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What do you do that makes you happy? – just you.

And what stops you from doing it, or doing more of it?

I guess most of us will say we do not have enough time, we are busy, we have other commitments and we hope to get round to it one day.

But the time to stop and plan does not appear and we cruise along with the tumbling flow of day-to-day pressures.

With my diagnosis of breast cancer came the gift of time – something I have been short of for years.  Time to read, reflect and re-think what makes me happy.

The time I have is filled with the loving kindness of friends who have shared so much with me. One gave me this delightful book – and I share it with you.

The School of Essential Ingredients is Erica Bauermeister’s first novel. Her love of slow food and slow life was instilled by her two years spent living in northern Italy with her husband and children. The book follows the lives of eight students who gather in Lillian’s Restaurant every Monday evening for a cookery class. And yet the story is not about cooking – it is about the lives of the students as they search for something beyond the routine of food and kitchen.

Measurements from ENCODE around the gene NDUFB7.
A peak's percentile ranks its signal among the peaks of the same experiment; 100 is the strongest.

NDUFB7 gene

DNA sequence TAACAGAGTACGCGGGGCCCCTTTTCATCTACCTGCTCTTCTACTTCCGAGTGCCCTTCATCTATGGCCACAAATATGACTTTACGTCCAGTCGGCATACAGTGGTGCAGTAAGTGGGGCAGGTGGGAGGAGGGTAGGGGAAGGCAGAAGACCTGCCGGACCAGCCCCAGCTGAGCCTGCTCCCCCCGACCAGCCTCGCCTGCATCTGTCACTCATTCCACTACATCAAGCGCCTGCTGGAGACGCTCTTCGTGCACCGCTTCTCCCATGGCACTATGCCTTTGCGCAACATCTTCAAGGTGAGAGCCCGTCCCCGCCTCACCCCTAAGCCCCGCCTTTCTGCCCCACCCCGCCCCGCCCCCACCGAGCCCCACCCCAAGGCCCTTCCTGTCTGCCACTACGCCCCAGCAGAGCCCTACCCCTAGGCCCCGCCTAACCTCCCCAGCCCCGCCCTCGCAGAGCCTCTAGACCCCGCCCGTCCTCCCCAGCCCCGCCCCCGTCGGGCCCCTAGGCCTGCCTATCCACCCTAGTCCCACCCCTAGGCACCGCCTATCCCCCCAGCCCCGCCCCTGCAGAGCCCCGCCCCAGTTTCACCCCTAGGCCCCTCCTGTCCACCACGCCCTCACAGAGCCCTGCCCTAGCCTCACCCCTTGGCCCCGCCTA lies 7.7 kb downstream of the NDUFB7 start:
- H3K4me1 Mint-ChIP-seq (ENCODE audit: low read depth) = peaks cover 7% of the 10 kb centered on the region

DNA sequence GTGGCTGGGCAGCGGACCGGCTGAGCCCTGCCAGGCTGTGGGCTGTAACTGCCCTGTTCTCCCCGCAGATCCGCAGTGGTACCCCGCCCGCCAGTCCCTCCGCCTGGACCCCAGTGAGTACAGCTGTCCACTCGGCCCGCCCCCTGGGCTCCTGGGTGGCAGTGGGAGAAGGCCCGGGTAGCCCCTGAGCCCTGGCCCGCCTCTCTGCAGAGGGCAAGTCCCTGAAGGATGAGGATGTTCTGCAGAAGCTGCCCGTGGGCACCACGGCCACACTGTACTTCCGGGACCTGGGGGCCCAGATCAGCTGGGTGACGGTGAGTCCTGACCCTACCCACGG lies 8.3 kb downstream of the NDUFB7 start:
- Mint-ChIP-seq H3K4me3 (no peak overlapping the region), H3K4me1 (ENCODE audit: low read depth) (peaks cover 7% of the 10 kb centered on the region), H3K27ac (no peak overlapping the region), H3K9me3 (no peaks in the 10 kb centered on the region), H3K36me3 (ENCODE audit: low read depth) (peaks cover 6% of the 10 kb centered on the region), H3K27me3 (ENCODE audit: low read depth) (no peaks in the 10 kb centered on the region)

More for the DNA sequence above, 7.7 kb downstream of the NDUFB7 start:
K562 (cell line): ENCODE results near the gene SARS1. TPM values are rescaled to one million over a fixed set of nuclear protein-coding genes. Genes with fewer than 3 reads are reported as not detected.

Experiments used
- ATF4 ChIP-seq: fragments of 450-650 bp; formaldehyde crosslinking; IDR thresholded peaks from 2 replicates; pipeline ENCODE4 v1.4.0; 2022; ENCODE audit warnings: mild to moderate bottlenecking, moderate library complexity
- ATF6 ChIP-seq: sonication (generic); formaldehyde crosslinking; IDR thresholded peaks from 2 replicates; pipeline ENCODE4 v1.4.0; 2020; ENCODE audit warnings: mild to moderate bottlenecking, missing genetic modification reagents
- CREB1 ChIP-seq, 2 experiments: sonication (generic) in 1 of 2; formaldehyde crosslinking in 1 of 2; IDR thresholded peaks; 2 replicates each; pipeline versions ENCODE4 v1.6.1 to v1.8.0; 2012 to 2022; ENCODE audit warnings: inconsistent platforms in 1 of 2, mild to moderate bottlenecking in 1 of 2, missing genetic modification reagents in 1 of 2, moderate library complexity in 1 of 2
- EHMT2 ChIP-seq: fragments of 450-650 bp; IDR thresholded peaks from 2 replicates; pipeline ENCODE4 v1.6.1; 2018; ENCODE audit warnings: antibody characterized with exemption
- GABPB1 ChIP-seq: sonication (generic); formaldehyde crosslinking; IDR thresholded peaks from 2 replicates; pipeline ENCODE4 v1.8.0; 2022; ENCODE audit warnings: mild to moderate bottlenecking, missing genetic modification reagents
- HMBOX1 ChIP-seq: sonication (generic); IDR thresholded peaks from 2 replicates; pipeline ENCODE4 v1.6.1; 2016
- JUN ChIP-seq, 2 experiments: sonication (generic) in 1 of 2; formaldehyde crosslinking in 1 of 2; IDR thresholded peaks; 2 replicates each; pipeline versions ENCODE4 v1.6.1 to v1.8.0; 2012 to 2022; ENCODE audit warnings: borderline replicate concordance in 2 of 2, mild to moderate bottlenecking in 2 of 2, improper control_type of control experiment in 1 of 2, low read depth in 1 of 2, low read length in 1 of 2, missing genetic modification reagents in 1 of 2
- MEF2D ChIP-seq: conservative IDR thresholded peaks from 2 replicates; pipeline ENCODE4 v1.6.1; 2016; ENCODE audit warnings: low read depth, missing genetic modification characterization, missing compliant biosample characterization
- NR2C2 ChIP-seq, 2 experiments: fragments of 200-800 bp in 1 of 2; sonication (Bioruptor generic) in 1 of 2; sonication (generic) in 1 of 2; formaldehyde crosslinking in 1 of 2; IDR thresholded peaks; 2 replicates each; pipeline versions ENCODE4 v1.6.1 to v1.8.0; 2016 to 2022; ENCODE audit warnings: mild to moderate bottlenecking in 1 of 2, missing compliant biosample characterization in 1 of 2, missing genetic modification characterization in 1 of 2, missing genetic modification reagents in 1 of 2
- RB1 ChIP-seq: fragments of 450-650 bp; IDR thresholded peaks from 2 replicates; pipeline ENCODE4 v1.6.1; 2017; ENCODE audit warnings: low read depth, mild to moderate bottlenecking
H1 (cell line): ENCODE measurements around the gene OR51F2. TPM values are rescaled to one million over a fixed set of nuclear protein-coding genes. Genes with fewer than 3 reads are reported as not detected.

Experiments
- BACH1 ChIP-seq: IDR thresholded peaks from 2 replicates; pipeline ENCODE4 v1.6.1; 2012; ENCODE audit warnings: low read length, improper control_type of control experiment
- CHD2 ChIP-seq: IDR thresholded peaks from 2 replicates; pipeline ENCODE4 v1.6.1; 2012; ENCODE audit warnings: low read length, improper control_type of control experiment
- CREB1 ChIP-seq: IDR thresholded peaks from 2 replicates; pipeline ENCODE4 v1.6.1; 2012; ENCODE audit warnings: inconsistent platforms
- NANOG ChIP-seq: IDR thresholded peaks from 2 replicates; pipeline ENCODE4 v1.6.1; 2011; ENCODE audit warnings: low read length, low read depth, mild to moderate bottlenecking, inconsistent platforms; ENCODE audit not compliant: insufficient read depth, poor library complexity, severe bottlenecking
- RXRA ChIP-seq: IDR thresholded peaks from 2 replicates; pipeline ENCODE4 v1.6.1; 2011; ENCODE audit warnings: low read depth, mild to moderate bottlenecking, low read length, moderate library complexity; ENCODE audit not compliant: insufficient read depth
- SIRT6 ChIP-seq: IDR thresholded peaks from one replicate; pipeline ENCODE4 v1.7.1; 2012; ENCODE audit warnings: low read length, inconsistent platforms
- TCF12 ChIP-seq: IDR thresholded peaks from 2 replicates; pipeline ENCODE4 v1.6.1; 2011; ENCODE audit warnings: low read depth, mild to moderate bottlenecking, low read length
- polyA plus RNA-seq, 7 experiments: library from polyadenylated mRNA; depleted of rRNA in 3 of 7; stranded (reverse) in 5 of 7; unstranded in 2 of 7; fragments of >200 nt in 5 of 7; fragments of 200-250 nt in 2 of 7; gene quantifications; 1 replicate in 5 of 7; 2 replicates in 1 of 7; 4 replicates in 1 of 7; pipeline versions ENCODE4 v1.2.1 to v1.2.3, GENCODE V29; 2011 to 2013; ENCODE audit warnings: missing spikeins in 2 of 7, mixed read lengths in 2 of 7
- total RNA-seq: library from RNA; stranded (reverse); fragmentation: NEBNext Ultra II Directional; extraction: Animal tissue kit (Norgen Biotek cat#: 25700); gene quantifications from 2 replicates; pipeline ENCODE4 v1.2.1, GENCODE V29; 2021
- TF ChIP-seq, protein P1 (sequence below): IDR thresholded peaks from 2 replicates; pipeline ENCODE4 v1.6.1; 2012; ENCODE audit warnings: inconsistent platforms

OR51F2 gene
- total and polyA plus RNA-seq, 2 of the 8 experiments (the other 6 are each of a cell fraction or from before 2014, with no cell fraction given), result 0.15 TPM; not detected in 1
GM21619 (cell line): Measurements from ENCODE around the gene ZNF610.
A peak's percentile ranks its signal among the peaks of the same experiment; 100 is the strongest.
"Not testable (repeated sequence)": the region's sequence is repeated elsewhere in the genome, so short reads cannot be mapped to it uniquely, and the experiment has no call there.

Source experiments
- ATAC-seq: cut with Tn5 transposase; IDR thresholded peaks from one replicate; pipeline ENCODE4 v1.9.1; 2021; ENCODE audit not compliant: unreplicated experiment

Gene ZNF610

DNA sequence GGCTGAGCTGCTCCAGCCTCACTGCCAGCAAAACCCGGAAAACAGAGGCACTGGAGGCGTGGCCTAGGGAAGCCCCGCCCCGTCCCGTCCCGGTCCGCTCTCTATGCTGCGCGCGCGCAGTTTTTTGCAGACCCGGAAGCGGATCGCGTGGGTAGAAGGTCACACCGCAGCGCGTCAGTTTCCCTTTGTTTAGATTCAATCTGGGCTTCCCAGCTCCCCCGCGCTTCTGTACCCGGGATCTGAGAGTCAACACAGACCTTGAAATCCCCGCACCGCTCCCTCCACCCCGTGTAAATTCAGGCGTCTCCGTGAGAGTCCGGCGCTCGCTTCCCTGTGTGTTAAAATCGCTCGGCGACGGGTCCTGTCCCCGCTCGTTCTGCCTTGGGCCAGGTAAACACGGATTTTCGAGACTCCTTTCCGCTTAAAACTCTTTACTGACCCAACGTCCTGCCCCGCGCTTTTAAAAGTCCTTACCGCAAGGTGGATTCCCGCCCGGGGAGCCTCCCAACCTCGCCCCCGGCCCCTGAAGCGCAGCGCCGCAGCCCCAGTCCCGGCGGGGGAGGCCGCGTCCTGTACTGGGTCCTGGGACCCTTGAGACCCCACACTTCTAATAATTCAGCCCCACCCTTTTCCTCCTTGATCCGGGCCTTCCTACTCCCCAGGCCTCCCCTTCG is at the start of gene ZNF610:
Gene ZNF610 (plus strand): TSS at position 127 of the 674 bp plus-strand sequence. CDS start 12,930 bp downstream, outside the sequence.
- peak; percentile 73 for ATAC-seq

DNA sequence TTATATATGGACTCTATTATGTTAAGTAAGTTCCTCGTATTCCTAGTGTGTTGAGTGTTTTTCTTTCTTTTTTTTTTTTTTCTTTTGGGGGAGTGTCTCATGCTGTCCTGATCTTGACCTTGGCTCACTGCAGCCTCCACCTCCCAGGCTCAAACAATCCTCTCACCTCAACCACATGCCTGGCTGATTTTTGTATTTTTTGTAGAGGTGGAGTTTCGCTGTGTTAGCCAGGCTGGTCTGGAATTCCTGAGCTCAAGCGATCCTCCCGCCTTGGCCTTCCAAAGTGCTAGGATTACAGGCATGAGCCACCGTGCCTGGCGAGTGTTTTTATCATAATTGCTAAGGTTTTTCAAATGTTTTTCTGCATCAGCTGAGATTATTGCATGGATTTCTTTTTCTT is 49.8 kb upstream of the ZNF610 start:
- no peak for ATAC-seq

It is about savouring the richness of the moment and paying attention to the possibilities it brings.

One of the most essential ingredients of all is time. If you stop and think about it, every meal you eat, you eat time – the weeks it takes to ripen a tomato, the years to grow a fig tree. And every meal you eat is time out of your day.

How can we be so disrespectful to our body and our food that we eat standing up; we eat as we walk along the street; or we shoot our meals into our stomach without giving our taste buds a chance? Is this what we want?

While she was writing the book two of Erica’s closest friends died of cancer. Her experience of the highs and lows of life adds richness to the characters in her book

There is a time for everything, and a season for every activity under heaven

Maybe a key skill for life is not about searching for happiness but learning how to recognise when we are happy . . .